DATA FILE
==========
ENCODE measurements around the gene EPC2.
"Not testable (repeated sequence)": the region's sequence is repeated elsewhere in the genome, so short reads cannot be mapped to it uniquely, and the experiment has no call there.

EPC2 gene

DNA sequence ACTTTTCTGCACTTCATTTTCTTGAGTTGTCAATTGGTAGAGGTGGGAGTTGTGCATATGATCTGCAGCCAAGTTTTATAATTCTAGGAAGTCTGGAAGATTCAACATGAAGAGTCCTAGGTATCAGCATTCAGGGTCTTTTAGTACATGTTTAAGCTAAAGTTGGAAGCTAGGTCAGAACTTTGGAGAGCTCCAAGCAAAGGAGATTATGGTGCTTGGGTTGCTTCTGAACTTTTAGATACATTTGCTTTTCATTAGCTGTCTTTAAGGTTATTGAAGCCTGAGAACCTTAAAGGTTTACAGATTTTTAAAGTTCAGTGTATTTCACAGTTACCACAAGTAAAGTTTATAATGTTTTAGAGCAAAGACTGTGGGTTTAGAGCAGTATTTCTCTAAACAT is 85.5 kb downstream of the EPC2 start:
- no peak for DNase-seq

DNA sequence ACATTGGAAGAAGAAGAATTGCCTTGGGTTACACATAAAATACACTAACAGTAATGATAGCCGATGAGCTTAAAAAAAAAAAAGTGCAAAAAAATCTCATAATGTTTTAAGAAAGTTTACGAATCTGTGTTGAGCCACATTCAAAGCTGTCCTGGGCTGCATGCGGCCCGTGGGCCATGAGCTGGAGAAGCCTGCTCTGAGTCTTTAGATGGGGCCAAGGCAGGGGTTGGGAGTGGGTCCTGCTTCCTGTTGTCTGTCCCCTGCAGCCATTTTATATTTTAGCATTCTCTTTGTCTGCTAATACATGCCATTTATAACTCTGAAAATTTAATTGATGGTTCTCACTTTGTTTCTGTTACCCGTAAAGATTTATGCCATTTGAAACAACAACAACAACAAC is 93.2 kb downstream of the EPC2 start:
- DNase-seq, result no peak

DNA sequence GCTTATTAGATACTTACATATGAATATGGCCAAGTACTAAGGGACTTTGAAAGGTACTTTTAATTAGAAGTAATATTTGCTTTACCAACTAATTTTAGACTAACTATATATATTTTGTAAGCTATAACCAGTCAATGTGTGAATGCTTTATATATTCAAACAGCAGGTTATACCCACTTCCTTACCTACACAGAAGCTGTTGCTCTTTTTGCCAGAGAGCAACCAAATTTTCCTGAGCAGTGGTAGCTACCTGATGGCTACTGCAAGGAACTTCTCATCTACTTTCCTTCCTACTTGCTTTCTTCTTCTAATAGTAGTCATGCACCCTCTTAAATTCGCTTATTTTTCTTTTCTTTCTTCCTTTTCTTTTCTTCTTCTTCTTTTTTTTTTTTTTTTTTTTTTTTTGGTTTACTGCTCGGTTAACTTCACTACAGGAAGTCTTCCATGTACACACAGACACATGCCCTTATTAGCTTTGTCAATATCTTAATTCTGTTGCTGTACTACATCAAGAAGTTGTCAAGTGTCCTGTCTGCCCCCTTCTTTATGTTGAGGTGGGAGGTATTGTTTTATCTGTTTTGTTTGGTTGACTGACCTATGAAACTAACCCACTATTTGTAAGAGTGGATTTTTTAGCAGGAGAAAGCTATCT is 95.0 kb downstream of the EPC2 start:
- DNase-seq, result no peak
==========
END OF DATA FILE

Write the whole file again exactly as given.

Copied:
ENCODE measurements around the gene EPC2.
"Not testable (repeated sequence)": the region's sequence is repeated elsewhere in the genome, so short reads cannot be mapped to it uniquely, and the experiment has no call there.

EPC2 gene

DNA sequence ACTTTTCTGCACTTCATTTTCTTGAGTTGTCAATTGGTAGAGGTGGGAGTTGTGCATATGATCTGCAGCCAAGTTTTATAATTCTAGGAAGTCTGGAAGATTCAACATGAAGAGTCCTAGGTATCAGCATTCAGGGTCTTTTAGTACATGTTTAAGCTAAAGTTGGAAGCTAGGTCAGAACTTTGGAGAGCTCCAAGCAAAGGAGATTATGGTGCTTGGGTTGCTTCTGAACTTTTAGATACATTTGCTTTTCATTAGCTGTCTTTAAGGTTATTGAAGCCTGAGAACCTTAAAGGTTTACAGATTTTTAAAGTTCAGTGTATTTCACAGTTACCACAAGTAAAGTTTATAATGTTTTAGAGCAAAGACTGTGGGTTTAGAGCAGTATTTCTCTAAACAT is 85.5 kb downstream of the EPC2 start:
- no peak for DNase-seq

DNA sequence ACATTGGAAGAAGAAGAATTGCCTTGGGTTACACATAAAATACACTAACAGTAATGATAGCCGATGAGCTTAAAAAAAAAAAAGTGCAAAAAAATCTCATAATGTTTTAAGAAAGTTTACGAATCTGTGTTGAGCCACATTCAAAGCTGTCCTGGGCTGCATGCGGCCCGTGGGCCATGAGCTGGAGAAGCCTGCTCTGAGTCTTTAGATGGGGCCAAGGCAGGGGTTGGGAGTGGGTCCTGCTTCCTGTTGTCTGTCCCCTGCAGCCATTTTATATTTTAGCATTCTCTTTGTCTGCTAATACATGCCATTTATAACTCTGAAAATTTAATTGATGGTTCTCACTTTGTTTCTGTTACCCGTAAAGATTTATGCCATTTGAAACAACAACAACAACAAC is 93.2 kb downstream of the EPC2 start:
- DNase-seq, result no peak

DNA sequence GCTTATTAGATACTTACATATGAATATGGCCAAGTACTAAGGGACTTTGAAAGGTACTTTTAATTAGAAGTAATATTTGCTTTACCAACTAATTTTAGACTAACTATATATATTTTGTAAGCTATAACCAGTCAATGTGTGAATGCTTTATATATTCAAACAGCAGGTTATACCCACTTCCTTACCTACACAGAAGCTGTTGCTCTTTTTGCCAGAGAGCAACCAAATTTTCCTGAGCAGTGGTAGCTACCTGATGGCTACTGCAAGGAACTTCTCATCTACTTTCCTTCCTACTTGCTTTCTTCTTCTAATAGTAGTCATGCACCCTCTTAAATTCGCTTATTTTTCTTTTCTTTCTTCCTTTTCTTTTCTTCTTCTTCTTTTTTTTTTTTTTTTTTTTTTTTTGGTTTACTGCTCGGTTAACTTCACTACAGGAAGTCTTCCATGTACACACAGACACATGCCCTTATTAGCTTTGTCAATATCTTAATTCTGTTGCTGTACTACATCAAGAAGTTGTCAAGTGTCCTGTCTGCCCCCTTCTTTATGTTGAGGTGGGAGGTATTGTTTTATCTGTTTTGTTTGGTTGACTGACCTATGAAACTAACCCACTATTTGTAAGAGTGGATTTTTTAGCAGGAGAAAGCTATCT is 95.0 kb downstream of the EPC2 start:
- DNase-seq, result no peak